6. No assignment, subletting or dealings
This section includes an absolute prohibition on dealings, i.e. transferring the shop lease to someone else or subletting.
7. Repair and decoration
This isn't intended to be a full repairing and insuring commercial lease. There are three specific obligations on the tenant:
There is then a general repairing obligation on the tenant. On the assumption that the shop lease isn't a full repairing lease, this section of the agreement includes wording limiting the repairing obligation by reference to a schedule of condition. It may not be worth the time and expense of preparing a schedule of condition for a short term commercial lease and, from the tenant's point of view, it would be better to delete the obligation all together.
If the tenant retains structural parts, the tenant may require a repairing obligation on the landlord.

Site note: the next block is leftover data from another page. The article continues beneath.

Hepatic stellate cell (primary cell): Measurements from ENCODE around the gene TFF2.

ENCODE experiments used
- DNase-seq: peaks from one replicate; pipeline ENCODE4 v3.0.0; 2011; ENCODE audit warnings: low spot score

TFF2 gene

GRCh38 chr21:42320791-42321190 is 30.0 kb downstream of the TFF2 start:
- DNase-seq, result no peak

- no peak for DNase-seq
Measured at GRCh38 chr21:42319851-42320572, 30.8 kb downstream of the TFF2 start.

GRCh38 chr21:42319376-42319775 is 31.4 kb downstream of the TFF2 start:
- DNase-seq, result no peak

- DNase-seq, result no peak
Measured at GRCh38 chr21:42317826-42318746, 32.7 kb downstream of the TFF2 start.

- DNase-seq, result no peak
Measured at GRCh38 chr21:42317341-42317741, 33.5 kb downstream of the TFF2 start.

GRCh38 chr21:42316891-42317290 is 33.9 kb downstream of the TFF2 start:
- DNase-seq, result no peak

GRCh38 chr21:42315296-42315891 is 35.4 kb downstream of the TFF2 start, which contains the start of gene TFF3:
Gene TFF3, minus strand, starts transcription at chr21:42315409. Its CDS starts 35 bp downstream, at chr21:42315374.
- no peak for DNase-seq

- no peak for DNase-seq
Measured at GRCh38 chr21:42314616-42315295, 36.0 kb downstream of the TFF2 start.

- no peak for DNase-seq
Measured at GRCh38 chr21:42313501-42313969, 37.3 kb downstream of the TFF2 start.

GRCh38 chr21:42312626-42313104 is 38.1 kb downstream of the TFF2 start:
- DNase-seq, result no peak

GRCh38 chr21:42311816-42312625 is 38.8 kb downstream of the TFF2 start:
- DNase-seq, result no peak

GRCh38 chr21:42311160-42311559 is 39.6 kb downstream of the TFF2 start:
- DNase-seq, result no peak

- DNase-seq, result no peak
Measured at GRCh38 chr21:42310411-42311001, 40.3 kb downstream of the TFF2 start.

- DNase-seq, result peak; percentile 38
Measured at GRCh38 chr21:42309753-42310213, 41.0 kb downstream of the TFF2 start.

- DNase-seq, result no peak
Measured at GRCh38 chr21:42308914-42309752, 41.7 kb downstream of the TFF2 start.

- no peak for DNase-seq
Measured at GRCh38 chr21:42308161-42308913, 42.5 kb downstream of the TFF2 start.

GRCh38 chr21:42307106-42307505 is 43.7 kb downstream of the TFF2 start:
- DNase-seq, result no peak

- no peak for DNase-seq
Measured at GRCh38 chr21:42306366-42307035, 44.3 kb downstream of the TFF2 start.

8. Alterations and signs
This section allows the tenant to put up and remove non-structural, de-mountable shop fittings. Re-instatement is required at the end of the term of the lease agreement, only if this is reasonable.
Otherwise, the tenant may not carry out any alterations including alterations to service media.
9. Tenant to remedy breaches
The landlord has a right to enter the premises to carry out repairs, if the tenant fails to do so.
The permitted use is as a shop for sale of specified items. The description of the specified items in the lease agreement should be wide enough to cover the tenant's proposed business over the term of the lease.
11. Legal obligations